Moving a Barn blog graphic.JPG

Here at First Baptist Church of Murfreesboro, we have been studying Paul’s letter to the Galatians. One of its most instructive lines is Galatians 6:2: “Bear one another’s burdens and thereby you will fulfill the law of Christ.” 

Since all Christians have burdens, we are called to bear one another’s. The immediate context in Galatians suggests burdens of temptation and transgression, but the connotation stretches wide enough to include any burden. As Christ bore our burdens of sin and suffering on the cross, we can mutually bear one another’s burdens. 

This is how we fulfill the “law of Christ.” Though Paul pits the law against Christ throughout Galatians, here he uses the phrase “law of Christ.” In Paul’s view, the law took a turn when Jesus died on the cross. It was almost as if a new law was passed at Calvary.

A couple of years ago, I attended a parent orientation at my daughters’ elementary school. The School Resource Officer announced that a new law would soon go into effect making it illegal to talk on the phone while driving in a school zone. She said that if she were to catch any parents talking on their phone while dropping off their children or picking them up, she would have to enforce the law. 

Similarly, Paul is announcing that a new law has gone into effect, and Christians are to comply. In the first five chapters of Galatians, he has implored Gentile Christians not to obey the Old Testament law in terms of its circumcision requirement and dietary regulations. He now indicates the law that is to be obeyed: the law of bearing one another’s burdens through self-sacrificial love in imitation of the crucified Christ.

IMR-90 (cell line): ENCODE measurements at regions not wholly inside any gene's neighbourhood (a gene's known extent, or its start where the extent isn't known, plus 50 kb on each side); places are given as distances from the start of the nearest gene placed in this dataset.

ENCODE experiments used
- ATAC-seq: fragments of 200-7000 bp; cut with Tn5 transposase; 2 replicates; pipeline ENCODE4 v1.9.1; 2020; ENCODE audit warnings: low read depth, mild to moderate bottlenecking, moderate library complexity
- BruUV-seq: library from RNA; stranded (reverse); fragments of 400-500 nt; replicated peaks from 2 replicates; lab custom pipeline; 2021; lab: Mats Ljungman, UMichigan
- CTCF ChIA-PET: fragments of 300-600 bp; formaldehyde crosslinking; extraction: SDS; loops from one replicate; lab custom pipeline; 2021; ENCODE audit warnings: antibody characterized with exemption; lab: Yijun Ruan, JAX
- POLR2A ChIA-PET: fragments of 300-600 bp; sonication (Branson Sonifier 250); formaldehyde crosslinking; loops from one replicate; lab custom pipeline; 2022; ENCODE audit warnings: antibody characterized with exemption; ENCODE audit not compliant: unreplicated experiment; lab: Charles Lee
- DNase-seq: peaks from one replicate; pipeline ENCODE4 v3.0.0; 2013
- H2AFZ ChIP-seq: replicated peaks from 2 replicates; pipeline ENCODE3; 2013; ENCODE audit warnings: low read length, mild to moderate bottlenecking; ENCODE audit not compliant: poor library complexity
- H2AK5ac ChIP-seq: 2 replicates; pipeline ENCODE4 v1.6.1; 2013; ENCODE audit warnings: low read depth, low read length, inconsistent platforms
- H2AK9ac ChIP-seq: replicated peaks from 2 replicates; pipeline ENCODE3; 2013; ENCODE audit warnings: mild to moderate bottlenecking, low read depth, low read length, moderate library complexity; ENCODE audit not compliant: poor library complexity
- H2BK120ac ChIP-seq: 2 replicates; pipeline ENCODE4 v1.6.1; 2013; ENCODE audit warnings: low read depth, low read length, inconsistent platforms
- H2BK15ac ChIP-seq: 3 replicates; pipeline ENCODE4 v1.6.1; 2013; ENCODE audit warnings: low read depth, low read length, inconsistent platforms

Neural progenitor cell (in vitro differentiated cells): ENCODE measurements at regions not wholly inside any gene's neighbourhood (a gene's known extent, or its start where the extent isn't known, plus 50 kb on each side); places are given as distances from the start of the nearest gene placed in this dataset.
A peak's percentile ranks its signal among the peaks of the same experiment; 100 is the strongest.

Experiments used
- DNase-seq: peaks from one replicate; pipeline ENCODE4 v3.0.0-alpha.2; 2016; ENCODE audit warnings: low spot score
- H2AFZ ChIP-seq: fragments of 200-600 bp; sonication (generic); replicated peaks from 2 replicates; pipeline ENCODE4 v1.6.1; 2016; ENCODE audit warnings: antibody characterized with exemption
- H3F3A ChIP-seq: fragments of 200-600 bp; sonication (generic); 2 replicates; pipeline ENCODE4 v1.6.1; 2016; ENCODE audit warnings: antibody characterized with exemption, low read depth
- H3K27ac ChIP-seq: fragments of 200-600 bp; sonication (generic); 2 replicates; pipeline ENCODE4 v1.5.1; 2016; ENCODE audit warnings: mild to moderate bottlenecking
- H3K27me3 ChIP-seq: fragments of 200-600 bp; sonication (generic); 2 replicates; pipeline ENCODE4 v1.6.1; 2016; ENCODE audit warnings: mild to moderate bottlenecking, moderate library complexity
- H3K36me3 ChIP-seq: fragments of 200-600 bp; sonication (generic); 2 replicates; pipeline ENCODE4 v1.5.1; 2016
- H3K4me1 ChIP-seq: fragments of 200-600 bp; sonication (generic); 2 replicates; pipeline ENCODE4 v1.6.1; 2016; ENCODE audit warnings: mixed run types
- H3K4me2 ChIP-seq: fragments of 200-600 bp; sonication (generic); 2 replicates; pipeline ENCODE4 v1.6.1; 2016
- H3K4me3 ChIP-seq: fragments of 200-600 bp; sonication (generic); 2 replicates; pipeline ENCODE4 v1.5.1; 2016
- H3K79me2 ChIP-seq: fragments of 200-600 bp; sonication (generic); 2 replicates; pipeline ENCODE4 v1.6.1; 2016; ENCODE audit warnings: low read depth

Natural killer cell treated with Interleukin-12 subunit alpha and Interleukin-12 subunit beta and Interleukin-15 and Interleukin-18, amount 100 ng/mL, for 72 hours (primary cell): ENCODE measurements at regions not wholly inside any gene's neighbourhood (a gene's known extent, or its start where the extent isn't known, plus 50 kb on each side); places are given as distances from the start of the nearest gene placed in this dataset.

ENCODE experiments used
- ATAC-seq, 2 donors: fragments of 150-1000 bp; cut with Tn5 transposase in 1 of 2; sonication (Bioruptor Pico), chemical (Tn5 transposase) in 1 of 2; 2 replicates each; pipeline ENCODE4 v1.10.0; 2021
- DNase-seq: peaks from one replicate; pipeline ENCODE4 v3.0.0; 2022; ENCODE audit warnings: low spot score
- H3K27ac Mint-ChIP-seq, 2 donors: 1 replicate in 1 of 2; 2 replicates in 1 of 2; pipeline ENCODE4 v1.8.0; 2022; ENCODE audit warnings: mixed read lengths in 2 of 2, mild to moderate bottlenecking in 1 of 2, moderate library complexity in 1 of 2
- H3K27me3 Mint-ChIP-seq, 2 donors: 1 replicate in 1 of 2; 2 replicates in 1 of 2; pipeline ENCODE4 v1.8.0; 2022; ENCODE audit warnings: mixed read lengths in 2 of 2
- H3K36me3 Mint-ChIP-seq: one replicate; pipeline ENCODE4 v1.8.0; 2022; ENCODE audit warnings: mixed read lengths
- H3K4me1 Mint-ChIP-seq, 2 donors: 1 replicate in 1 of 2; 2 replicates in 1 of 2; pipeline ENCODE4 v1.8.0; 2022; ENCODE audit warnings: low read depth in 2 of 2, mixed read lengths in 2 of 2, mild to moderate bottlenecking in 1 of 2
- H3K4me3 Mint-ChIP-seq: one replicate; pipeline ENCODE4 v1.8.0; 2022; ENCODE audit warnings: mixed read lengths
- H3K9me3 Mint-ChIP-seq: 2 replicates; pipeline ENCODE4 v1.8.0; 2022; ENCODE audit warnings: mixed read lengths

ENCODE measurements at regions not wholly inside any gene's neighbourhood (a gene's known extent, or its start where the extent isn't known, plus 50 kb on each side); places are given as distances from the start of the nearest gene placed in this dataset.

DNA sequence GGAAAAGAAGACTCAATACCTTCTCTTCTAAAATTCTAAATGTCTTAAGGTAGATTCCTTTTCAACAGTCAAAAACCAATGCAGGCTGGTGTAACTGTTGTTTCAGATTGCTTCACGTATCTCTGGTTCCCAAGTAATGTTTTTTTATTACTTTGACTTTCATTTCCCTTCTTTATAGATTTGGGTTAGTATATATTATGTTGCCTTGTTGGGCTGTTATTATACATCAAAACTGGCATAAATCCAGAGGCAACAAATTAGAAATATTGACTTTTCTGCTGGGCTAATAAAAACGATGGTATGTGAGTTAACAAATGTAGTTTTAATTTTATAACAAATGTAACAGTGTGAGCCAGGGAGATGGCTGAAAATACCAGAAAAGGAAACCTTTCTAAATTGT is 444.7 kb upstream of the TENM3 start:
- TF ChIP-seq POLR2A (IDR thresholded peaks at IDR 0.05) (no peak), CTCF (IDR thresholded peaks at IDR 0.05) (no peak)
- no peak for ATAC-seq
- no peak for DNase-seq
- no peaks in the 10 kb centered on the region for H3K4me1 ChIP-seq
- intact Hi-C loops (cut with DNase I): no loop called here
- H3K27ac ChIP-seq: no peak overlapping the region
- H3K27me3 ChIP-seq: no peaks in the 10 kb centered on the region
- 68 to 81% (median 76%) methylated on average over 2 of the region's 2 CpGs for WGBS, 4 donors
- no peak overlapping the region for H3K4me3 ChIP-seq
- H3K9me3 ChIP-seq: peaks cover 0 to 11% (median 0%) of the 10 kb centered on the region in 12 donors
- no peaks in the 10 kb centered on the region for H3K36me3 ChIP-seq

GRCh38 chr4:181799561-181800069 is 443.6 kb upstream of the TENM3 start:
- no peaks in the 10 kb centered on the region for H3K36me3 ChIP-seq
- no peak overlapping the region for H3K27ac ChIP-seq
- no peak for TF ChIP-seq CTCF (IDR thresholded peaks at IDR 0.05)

The Greek term translated “burden” literally means a heavy weight to be carried. Here, it signals an oppressive burden. By bearing one another’s burdens, we minimize their capacity to oppress us. The weight is lighter when the burden is shared. This is one reason we confess our sins to one another (James 5:16). A confessed sin is a shared burden that’s lighter to carry. This is why we share one another’s sorrows as well (Romans 12:15). A shared sorrow is not as heavy as a lonely one. Shared grief is not as debilitating.

The call to bear one another’s burdens in no way diminishes the summons in 1 Peter 5:7 to cast our cares upon Christ. But as we unload our burdens on Christ through prayer, we can also share our burdens with the body of Christ, the church. The body of Christ has the strength to bear burdens that outsize our individual capacity.

Back in 1988, in the town of Bruno, Nebraska, Herman and Donna Ostry had a barn on their farm that kept flooding. Needing to move it to higher ground, they hatched an unusual plan. Their son, Mike, attached handles around the perimeter of the barn, and the family recruited 328 volunteers to lift the barn and move it by hand. Word got around, and 4,000 people showed up to see if they could pull it off. The barn, which weighed 20,000 pounds, had to be moved 115 feet. As Herman guided the volunteers through each lift and every step, they successfully transported the barn to where it needed to be. When asked afterwards if he had thought it would work, Mike said “100%.” He pointed to the sky and added, “I have faith in our Maker.”[1]

Likewise, Christians can carry heavy burdens together as we exercise faith in Christ.

Pastor Noel Schoonmaker

First Baptist Church, Murfreesboro, TN

[1]Brian Mastre, “Nebraska Family Looks Back on Barn Moving Event,” WOWT News, [accessed July 25, 2018].